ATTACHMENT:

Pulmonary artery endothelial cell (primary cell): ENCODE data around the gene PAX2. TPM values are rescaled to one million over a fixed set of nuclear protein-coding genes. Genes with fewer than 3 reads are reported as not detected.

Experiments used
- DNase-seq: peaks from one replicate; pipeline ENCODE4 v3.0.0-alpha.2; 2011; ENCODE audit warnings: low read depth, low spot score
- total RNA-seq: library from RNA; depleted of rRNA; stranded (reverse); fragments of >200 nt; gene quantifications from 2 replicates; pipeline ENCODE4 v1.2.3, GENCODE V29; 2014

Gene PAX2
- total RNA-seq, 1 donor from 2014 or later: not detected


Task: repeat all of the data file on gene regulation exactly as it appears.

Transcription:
Pulmonary artery endothelial cell (primary cell): ENCODE data around the gene PAX2. TPM values are rescaled to one million over a fixed set of nuclear protein-coding genes. Genes with fewer than 3 reads are reported as not detected.

Experiments used
- DNase-seq: peaks from one replicate; pipeline ENCODE4 v3.0.0-alpha.2; 2011; ENCODE audit warnings: low read depth, low spot score
- total RNA-seq: library from RNA; depleted of rRNA; stranded (reverse); fragments of >200 nt; gene quantifications from 2 replicates; pipeline ENCODE4 v1.2.3, GENCODE V29; 2014

Gene PAX2
- total RNA-seq, 1 donor from 2014 or later: not detected